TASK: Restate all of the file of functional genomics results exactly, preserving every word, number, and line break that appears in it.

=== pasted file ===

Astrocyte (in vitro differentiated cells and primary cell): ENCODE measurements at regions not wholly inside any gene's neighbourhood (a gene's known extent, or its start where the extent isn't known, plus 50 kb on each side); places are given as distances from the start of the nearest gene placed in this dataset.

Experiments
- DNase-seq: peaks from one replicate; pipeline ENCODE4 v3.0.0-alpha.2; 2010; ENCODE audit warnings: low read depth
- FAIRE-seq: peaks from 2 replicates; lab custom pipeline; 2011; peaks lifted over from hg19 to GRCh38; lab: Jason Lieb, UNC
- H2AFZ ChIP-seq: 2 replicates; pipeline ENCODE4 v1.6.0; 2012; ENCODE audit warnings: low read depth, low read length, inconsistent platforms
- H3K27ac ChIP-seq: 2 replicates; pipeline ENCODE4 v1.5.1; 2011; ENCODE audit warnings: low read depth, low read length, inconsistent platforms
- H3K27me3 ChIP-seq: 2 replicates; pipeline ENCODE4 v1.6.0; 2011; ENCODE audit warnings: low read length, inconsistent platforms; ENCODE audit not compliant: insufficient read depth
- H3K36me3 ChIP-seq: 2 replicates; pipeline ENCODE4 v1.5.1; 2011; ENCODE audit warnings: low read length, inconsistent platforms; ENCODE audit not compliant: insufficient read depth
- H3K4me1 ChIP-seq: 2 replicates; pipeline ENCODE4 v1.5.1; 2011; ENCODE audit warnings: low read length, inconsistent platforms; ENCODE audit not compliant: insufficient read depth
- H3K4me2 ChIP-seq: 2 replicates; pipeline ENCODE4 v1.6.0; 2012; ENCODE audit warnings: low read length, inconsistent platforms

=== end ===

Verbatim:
Astrocyte (in vitro differentiated cells and primary cell): ENCODE measurements at regions not wholly inside any gene's neighbourhood (a gene's known extent, or its start where the extent isn't known, plus 50 kb on each side); places are given as distances from the start of the nearest gene placed in this dataset.

Experiments
- DNase-seq: peaks from one replicate; pipeline ENCODE4 v3.0.0-alpha.2; 2010; ENCODE audit warnings: low read depth
- FAIRE-seq: peaks from 2 replicates; lab custom pipeline; 2011; peaks lifted over from hg19 to GRCh38; lab: Jason Lieb, UNC
- H2AFZ ChIP-seq: 2 replicates; pipeline ENCODE4 v1.6.0; 2012; ENCODE audit warnings: low read depth, low read length, inconsistent platforms
- H3K27ac ChIP-seq: 2 replicates; pipeline ENCODE4 v1.5.1; 2011; ENCODE audit warnings: low read depth, low read length, inconsistent platforms
- H3K27me3 ChIP-seq: 2 replicates; pipeline ENCODE4 v1.6.0; 2011; ENCODE audit warnings: low read length, inconsistent platforms; ENCODE audit not compliant: insufficient read depth
- H3K36me3 ChIP-seq: 2 replicates; pipeline ENCODE4 v1.5.1; 2011; ENCODE audit warnings: low read length, inconsistent platforms; ENCODE audit not compliant: insufficient read depth
- H3K4me1 ChIP-seq: 2 replicates; pipeline ENCODE4 v1.5.1; 2011; ENCODE audit warnings: low read length, inconsistent platforms; ENCODE audit not compliant: insufficient read depth
- H3K4me2 ChIP-seq: 2 replicates; pipeline ENCODE4 v1.6.0; 2012; ENCODE audit warnings: low read length, inconsistent platforms